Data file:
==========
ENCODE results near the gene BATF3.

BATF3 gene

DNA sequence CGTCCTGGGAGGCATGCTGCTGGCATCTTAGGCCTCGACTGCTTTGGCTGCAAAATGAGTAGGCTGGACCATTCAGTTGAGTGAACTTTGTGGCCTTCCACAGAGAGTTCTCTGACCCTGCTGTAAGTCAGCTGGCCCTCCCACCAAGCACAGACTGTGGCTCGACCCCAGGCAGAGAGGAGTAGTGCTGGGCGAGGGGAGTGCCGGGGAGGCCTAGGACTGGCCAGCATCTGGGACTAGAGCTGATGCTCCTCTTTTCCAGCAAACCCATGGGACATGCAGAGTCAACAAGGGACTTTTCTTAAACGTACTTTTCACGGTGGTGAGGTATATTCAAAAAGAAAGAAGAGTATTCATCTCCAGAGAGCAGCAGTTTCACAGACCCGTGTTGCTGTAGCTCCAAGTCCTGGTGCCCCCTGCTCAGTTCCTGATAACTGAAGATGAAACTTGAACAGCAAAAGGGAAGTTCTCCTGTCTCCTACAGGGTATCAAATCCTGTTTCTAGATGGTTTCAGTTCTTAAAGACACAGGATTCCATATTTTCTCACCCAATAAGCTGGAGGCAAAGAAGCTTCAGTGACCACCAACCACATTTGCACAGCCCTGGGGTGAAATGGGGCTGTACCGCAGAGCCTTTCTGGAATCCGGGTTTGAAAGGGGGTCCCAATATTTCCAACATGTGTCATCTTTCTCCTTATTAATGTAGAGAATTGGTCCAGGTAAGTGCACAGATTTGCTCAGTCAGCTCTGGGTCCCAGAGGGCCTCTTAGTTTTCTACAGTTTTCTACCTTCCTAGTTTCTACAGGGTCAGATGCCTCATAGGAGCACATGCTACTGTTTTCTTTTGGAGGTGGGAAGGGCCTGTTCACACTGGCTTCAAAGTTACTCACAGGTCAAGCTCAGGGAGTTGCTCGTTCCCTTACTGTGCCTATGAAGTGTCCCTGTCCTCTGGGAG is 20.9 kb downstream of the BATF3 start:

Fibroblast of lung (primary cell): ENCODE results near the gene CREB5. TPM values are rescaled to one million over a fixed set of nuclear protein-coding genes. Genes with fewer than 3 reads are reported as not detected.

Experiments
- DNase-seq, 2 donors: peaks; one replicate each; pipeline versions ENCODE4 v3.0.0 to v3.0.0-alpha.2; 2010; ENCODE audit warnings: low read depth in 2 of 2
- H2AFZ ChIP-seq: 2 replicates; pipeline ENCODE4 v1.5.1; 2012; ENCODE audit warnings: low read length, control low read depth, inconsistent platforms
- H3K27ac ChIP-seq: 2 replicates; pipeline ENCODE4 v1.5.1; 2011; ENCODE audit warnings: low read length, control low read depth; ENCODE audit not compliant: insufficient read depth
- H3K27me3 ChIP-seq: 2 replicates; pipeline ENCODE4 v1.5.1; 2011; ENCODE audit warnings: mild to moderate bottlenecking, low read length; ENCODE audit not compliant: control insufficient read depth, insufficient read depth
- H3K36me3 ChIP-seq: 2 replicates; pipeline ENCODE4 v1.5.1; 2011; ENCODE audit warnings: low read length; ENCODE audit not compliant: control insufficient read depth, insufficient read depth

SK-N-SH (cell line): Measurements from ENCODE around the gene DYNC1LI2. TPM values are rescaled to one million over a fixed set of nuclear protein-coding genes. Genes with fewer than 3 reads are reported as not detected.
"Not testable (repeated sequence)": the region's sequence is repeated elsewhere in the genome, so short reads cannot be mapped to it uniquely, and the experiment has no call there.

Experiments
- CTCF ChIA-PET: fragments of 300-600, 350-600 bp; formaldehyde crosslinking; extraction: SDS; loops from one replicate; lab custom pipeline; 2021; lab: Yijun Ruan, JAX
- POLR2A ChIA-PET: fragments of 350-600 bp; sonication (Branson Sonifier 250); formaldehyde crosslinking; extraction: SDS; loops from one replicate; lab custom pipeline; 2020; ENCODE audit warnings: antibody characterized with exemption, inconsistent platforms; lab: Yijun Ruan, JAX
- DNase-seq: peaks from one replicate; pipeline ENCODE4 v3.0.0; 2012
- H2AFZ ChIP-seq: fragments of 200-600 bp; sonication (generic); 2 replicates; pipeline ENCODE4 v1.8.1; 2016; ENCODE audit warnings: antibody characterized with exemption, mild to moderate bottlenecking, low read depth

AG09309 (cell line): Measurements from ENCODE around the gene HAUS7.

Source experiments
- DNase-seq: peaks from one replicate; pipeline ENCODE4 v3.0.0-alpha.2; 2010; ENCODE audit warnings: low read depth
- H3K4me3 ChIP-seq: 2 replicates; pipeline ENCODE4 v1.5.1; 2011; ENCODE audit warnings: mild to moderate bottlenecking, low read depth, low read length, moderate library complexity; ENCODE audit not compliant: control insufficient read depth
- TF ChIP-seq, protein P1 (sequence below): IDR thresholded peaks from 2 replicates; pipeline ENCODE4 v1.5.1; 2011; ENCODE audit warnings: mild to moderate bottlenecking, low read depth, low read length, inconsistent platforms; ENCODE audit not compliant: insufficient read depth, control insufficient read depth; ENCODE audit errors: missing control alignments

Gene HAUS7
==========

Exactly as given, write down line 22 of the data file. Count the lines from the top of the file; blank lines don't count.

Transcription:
- TF ChIP-seq, protein P1 (sequence below): IDR thresholded peaks from 2 replicates; pipeline ENCODE4 v1.5.1; 2011; ENCODE audit warnings: mild to moderate bottlenecking, low read depth, low read length, inconsistent platforms; ENCODE audit not compliant: insufficient read depth, control insufficient read depth; ENCODE audit errors: missing control alignments